8 Unique Day-Trips in Northern California

 


As Buyers Compete for an Inadequate Supply of Home Listings,
San Francisco Median House Sales Price Soars to $1,500,000 in May

June 2017 Report

Home price appreciation, overbidding asking prices, supply and demand
dynamics, the SF luxury home market & new housing construction

Three Views of SF Median Sales Price Appreciation

Monthly House & Condo Median Sales Prices since 2012

We are not that enthusiastic about using monthly median prices, because San Francisco does not have that many sales in any given month (400-550), divided among 4 property types in 70-odd neighborhoods with different values. Monthly data can also be affected by short-term events, such as bad weather, a spike in interest rates, a new-condo project closing many sales, or a sudden political or economic event. All those factors mean that monthly prices can fluctuate dramatically without great meaningfulness as to changes in fair market value.

However, that being said, the spring market 2017 definitely became feverish and in May, the SF median house sales price jumped to $1,500,000, its highest point ever, about $100,000 (7%) above its previous monthly peak. The SF median condo sales price also hit a new peak at $1,200,000, $20,000 (1.7%) above its previous high. Note that it is not unusual for median sales price to spike in spring and then decline thereafter as the market starts to cool for summer (i.e. spring median prices do not immediately become the new normal). Other counties around the Bay Area also hit new peak median house sales prices in either April or May: $1.49m in San Mateo, $1.35m in Marin, $1.28m in Diablo Valley/Lamorinda, and $875,000 in Alameda.

Year-over-Year 3-Month Median Sales Prices
March-May, since 2005

Comparing March through May sales year-over-year, houses and condos also hit new peaks: the SF median house price increased 4.6% from the same period in 2016, and the SF median condo price increased 4.5%.

Rolling 3-Month Median Sales Prices since 2005

In both this chart and the one above it, one sees the plateauing of condo median prices in 2015-2016. The condo market cooled much more than the house market in 2016, mostly due to an influx of new construction condos coming on market just as high-tech hiring slowed.

Comparing Us and Them

San Francisco & National Appreciation Trends since 1987 through March 2017

The numbers on the Case-Shiller chart below all relate to a home price of 100 in January 2000: 50 denotes a home price 50% below then; 230 signifies a price 130% above January 2000.

This chart compares the S&P Case-Shiller Home Price Indices for the 5-county San Francisco Metro Area high-price-tier market (which reflects the city of San Francisco best) in the blue line and the United States market in the green line. It goes through March 2017, which is the last report Case-Shiller has released as of early June, so it will not reflect the appreciation of April and May.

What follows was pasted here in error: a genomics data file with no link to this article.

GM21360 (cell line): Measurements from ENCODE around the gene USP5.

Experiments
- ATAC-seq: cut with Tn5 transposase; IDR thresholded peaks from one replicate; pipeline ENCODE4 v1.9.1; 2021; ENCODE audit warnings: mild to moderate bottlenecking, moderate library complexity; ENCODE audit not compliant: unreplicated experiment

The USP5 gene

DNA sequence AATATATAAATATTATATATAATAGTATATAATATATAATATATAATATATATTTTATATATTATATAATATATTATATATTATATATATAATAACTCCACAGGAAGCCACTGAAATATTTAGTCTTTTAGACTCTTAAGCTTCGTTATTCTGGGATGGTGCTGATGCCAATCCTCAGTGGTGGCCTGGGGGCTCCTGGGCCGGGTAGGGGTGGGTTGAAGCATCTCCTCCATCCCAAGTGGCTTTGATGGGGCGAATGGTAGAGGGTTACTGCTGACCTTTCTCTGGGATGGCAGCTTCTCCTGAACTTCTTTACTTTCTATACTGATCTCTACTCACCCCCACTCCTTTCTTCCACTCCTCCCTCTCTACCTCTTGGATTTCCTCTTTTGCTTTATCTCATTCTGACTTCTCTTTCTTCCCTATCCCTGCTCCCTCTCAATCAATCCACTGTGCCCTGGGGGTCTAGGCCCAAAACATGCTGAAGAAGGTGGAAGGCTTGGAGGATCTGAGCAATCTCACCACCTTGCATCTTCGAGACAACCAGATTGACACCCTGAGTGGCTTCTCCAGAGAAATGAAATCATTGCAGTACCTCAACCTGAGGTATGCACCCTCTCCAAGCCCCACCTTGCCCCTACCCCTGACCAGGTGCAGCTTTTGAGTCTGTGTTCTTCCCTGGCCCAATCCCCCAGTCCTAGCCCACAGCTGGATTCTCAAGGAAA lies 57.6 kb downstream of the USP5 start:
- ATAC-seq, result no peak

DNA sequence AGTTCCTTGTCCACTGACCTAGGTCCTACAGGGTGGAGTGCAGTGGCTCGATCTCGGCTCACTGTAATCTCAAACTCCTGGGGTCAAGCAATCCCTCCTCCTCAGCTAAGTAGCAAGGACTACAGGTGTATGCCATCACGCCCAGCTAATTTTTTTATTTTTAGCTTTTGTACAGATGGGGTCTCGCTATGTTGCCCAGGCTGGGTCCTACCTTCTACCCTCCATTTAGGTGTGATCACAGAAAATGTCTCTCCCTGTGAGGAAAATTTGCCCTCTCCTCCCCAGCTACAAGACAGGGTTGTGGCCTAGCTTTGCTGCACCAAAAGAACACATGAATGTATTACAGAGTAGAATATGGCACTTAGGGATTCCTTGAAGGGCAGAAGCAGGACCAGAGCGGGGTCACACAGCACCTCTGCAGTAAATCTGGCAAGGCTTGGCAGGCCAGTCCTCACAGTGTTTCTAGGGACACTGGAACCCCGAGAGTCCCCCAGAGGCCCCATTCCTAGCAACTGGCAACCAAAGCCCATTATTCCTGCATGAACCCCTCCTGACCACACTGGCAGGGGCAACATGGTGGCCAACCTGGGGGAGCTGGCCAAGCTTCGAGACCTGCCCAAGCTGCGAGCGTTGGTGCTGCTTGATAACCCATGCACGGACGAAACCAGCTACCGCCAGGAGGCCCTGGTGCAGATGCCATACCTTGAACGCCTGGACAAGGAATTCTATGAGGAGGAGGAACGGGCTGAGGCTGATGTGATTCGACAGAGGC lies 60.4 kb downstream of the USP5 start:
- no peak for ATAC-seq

The appreciation trend lines are really quite similar except for 3 periods: Right after the 1989 earthquake, the rise and crash of the dotcom bubble, and the recent high-tech boom in the Bay Area. Looking beyond the difference in appreciation rates since 2012, 70% vs. 40%, the difference in dollar appreciation in median house prices over the 5 years is enormous: over $500,000 for SF vs. $70,000 for the U.S.

Note on the chart that after a divergence, it is not unusual for the trend lines to converge once again.

Market Heat by San Francisco District

Overbidding House List Prices

The house market is hotter than the condo market, and the more affordable house market (affordable by San Francisco standards) has turned into a feeding frenzy this spring. By the measure of overbidding, the Sunset, Parkside and Golden Gate Heights district remains the hottest the city, as it was when we last measured in October 2016. These are stupendous median percentages over house asking prices. In the condo, co-op and TIC market, overbidding is at lower percentages, generally running in the 5-11% range, but going as low as 0% in the South Beach/SoMa district with its big influx of new construction inventory.


4 Measures of Supply & Demand Dynamics
January 2007 – May 2017

In each of the following charts, there are distinct changes reflecting 1) the market recession after the 2007 peak, 2) the 2012-2015 recovery, 3) some cooling in the market in 2016, and 4) the market heating up again in spring 2017. Note the differences in some of the trends lines between the house and condo market. San Francisco is the only county in the Bay Area where the market is dominated by condo listings: Thousands of new condos have been built since 2000 with many more in planning.

New Listings: The decline in the frequency of owners putting their homes on the market has played a critical role in pressurizing the markets in SF and, indeed, around the country.